Lighting White-on-White or Black-on-Black Photos with Just One Flash

Tutorial

Photos of a battery charger and camera flash

The most complex scenarios one can get in lighting are black on black and white on white. These scare most photographers, regardless of the genre. If black absorbs light and white bounces, how can you achieve natural-looking results with just one light?

Still-life photography is a very popular genre that is in high demand. For this reason, many photographers consider product photography to be quite lucrative. That said, product photography requires very intricate knowledge of lighting and how to deal with complex situations.

Are two of those annoying light scenarios are black on black and white on white.

Why Is This Important?

These two scenarios are probably the best way to see if a photographer really knows light. Importantly, black on black and white on white isn’t unique to still life photography. I’ve had to photograph such scenarios in fashion as well.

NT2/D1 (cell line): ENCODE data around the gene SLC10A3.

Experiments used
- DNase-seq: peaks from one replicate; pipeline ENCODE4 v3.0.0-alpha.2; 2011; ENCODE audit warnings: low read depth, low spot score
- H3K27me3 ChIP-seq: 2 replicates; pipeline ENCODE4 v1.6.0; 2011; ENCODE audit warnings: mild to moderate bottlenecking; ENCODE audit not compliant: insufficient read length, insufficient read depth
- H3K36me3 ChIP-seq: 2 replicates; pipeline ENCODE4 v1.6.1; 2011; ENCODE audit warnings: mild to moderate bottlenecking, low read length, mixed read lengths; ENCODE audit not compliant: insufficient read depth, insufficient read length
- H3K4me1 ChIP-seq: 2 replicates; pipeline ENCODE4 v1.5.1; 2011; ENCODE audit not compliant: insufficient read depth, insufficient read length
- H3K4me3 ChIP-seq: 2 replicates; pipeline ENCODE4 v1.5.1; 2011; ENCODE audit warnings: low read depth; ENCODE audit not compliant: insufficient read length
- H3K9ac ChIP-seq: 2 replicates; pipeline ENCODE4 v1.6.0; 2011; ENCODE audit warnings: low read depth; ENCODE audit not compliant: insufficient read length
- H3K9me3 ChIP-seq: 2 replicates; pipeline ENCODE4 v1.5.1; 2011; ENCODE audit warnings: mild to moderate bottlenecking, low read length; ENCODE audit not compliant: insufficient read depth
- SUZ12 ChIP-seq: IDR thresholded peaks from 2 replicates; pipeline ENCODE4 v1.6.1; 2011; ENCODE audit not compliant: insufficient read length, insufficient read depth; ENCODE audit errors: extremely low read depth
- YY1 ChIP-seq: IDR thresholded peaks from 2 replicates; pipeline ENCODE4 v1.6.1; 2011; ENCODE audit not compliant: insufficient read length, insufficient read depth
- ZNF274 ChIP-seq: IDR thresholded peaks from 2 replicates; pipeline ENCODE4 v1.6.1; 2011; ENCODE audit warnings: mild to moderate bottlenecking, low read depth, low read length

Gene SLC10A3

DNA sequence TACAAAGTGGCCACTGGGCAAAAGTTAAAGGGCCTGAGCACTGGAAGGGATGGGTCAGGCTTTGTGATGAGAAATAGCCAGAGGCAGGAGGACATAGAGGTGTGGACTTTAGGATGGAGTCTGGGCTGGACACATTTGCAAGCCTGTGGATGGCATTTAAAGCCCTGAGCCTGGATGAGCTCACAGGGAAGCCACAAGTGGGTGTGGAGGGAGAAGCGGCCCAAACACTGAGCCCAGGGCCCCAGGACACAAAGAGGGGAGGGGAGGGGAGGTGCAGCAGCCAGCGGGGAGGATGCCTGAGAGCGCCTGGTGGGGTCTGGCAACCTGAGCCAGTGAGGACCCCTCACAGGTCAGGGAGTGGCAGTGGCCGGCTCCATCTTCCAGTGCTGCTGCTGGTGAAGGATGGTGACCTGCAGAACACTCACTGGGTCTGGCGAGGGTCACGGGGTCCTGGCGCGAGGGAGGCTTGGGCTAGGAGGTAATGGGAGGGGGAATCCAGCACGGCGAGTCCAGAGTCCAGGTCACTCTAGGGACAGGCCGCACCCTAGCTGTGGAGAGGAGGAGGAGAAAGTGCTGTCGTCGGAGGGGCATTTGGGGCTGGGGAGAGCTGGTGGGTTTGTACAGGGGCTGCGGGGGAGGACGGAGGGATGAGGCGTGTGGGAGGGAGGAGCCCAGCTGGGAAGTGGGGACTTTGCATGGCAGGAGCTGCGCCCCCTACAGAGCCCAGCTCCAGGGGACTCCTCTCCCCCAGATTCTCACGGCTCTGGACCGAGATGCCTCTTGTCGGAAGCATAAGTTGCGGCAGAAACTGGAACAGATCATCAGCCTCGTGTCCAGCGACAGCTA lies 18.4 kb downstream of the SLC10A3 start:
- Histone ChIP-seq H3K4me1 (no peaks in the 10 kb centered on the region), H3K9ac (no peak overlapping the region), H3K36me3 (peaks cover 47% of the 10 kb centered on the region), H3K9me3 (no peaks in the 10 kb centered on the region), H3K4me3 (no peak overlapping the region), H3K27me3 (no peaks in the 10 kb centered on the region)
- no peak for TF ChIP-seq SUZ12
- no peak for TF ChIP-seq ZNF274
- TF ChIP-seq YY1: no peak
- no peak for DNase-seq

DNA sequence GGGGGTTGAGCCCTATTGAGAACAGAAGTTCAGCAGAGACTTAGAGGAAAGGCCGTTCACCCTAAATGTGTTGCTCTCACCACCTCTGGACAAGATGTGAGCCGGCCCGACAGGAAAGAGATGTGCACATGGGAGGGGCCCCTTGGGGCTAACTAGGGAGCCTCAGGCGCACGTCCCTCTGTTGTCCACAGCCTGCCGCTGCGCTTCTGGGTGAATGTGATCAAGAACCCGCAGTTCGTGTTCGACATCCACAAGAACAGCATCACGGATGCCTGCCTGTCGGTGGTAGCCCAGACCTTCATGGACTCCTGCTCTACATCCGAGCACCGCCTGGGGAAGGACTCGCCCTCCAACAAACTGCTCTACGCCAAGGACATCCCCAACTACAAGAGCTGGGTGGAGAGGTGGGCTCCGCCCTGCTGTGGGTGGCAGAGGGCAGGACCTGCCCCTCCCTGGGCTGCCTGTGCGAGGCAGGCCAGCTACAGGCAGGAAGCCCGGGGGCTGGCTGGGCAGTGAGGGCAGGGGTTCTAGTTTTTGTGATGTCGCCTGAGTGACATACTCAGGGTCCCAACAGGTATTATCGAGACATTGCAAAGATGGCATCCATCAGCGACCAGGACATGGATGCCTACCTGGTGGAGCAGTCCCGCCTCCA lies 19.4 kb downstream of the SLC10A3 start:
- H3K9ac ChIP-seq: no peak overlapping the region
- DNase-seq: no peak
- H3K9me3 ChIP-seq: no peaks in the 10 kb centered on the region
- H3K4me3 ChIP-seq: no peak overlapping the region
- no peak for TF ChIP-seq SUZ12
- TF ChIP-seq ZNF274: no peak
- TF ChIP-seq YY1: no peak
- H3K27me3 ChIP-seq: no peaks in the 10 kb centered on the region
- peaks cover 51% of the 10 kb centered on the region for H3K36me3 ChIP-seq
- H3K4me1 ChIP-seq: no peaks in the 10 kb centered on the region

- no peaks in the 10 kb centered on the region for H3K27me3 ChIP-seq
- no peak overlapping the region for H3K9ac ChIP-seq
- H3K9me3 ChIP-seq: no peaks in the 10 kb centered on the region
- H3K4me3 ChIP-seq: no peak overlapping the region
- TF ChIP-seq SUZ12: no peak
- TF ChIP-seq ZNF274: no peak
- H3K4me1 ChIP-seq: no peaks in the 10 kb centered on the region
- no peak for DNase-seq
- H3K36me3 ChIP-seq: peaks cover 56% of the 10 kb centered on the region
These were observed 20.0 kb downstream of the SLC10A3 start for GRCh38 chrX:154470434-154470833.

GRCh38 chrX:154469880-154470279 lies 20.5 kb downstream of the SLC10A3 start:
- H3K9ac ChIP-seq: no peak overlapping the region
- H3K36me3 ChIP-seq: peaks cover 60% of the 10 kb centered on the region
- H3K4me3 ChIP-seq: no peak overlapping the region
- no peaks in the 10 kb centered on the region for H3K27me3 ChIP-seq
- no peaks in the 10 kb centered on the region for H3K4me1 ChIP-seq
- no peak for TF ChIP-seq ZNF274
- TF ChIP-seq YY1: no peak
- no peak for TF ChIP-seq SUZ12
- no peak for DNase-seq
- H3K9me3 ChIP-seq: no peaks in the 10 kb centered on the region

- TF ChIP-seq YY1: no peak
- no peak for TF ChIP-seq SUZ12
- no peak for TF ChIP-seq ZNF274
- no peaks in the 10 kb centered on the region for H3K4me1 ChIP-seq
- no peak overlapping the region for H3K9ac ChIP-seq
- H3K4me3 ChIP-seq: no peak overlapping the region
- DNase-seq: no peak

White backgrounds are commonly found in E-commerce shots, with the ability to crop and change the image easily, white background images have become a standard for many websites such as eBay or Etsy.

Black backgrounds on the other hand are fantastic in showing details of shiny metallic objects, jewelry. A common place to find black background shots is in luxury ads. An overall dark image captivates the viewer’s attention to what’s most important: the product or subject.

White on White

There are several techniques to photograph this setting. The most important consideration is creating depth and shape as we want to highlight the subject at hand as best as possible. Let’s look at a simple setting: A white battery charger against a white backdrop.